article elements can also be nested. We looked at the example of a series of blog posts using semantic class names in the
header section. This is an example using semantic class names in a unique
article page with
<body> <div class="article"> <div class="header"> <h1>Title</h1> </div> [Article content…] <div class="footer"> [Footer content…] </div> </div> </body>
figure element contains embedded media like
<img> and the new elements of
<video>. It also contains an optional
<legend> element performing the function of a caption. Our semantic class name version could be like so:
<div class="figure"> <img src="*" alt="*"> <p class="legend">[…]</p> </div>
dialog element replaces a
<dl> to contain converations like transcripts. Using it as a semantic class name is straightforward:
<dl class="dialog"> <dt>Speaker 1</dt> <dd>So I said to him, I said…</dd> <dt>Speaker 2</dt> <dd>You never. You did? Oh my…</dd> </dl>
To quote the working draft:
“The aside element represents a section of a page that consists of content that is tangentially related to the content around the aside element, and which could be considered separate from that content. Such sections are often represented as sidebars in printed typography.”
I’ve been using “aside” as a class name for sidebars with mixed content, but my reading of the draft also indicates it may also be appropriate for pull-quotes and anything partially related to the main content, but not of it. See the sections relating to the
img elements for examples. It woud seem appropriate to use it with a semantic class name like this:
<body> <div class="section"> [Section content…] </div> [Repeat sections as required for main content…] <div class="aside"> [Aside content…] </div> <div class="footer"> [Footer content…] </div> </body>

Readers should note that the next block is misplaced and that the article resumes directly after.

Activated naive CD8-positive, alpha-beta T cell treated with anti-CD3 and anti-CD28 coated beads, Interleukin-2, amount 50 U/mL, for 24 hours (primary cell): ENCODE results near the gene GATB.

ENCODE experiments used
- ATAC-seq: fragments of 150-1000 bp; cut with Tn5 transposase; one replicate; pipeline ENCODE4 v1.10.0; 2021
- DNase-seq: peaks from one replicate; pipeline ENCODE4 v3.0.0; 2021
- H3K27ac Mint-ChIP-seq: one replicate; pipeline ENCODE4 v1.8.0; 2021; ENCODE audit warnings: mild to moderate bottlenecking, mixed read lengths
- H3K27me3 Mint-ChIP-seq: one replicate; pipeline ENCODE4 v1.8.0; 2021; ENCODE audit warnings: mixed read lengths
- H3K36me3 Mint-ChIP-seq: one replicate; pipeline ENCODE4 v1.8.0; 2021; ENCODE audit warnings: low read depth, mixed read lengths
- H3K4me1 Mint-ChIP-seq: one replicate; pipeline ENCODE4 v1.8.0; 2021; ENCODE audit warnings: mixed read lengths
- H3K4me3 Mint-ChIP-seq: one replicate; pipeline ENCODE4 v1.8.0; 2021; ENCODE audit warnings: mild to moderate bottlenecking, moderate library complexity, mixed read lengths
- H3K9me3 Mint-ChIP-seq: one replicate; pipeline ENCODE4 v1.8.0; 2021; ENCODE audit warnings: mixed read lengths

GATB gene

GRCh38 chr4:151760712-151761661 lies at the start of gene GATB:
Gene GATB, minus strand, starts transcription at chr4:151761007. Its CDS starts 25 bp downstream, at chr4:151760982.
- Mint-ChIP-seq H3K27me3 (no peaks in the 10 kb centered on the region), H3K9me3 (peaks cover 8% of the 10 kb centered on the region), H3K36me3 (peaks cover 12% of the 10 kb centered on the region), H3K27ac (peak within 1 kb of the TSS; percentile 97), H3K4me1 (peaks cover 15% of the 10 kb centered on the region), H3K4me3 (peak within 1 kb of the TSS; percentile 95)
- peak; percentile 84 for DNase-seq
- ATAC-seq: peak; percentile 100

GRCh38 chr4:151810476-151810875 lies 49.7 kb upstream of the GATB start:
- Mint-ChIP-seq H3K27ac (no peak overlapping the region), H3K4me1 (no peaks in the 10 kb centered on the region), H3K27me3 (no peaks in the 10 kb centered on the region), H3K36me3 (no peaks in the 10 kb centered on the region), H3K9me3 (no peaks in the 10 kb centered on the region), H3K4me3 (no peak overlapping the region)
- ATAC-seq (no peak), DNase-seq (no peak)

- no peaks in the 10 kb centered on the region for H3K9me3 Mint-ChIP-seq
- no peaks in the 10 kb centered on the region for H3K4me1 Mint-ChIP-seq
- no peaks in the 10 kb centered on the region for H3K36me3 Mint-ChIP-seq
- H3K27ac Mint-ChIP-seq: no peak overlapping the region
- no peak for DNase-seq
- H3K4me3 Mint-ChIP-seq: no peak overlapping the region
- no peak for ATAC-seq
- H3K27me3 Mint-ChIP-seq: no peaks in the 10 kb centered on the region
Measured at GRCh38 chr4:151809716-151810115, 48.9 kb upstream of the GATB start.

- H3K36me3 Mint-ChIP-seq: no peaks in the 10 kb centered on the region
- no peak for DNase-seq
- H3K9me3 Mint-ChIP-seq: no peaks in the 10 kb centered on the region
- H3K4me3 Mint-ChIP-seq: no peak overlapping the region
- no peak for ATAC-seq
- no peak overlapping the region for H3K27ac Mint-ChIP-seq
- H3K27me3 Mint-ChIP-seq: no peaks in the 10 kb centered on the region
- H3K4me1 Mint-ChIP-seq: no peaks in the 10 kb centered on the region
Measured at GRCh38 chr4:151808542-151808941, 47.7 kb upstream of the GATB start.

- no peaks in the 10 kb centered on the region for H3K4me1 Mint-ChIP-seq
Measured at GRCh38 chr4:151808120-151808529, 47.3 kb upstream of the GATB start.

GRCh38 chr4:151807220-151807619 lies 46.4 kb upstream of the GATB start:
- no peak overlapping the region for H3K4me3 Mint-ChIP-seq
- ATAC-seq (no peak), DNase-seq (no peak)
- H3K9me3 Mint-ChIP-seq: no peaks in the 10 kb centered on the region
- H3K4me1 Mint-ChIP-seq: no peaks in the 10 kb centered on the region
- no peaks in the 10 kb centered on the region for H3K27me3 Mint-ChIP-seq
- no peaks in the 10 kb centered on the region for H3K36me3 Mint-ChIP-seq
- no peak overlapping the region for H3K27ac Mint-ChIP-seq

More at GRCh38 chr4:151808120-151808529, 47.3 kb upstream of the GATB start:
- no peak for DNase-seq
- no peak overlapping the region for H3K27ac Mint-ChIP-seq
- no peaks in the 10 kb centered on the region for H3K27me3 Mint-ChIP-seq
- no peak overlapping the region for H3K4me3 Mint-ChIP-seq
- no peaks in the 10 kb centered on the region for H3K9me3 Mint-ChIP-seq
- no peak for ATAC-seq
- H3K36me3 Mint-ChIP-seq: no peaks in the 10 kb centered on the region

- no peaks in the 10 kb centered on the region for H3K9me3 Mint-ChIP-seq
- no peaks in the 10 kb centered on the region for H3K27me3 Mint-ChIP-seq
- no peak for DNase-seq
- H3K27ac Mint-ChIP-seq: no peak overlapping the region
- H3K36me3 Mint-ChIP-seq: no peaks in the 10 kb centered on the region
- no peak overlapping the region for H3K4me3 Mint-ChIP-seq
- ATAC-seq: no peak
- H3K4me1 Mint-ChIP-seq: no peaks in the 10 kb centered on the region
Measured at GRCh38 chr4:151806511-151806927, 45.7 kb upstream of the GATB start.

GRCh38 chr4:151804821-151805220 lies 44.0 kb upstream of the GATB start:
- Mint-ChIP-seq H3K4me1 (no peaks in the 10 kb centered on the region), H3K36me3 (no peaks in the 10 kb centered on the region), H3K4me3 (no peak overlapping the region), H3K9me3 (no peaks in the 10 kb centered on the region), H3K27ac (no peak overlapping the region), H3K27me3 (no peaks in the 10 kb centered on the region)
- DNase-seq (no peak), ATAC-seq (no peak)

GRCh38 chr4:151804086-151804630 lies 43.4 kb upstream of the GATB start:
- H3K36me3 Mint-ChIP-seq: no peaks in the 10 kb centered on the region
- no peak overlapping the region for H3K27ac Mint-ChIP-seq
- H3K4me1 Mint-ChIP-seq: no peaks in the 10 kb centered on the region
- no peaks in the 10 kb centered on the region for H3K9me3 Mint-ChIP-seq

This is what the working draft has to say:
footerelement represents the footer for the
sectionit applies to. A
footertypically contains information about its
sectionsuch as who wrote it, links to related documents, copyright data, and the like.”
In the changed elements section of HTML 5 differences from HTML 4, it also explains that, “The
address element is now scoped by the new concept of sectioning.” This is important, because now, if you have multiple
sections in a page, each can have both a
header and a
footer with a corresponding
address in the
footer for each if you deem it necessary. However, that would seem to be a rare use-case. Let’s stick with a more common one: A single footer for each page with a single
address element; here’s how it might be done using a semantic class name:
<div class="footer"> <address>[…]</address> [Other footer content …] </div>
x. Multiple Class Names
Let’s recap a little: By using semantic class names, we give the information a semantic boost, and each chunk of related data is self-contained. However, it may have become obvious to some designers reading this that a side-effect of using this method, and eventually using HTML 5 elements themselves, will be lots of different content within containers of the same name.
<div class="section">, for example. You might want to present different content very differently in the browser. Multiple class names will enable you to do that.
class="section" can becomes
class="section news", or
class="section services". The
"section" class name allows us to standardise some of the presentation; say, typography for example. The
"news" class name will allow us to present it differently as a section variant.
So now we have the best of both worlds; the critical structural elements are included by default with more semantic class names providing hooks to apply our creativity to.
xi. End Notes
Bear in mind HTML 5 is a working draft so there will probably be some changes before it becomes a recommendation. It would seem unlikely that any of the new structural elements will be removed, but a sharp eye on the draft updates might be a good move.
Any errors in this article are my own. If you some across any, please let me know and I’ll make corrections.
xii. References & Further Reading
- Further Reading: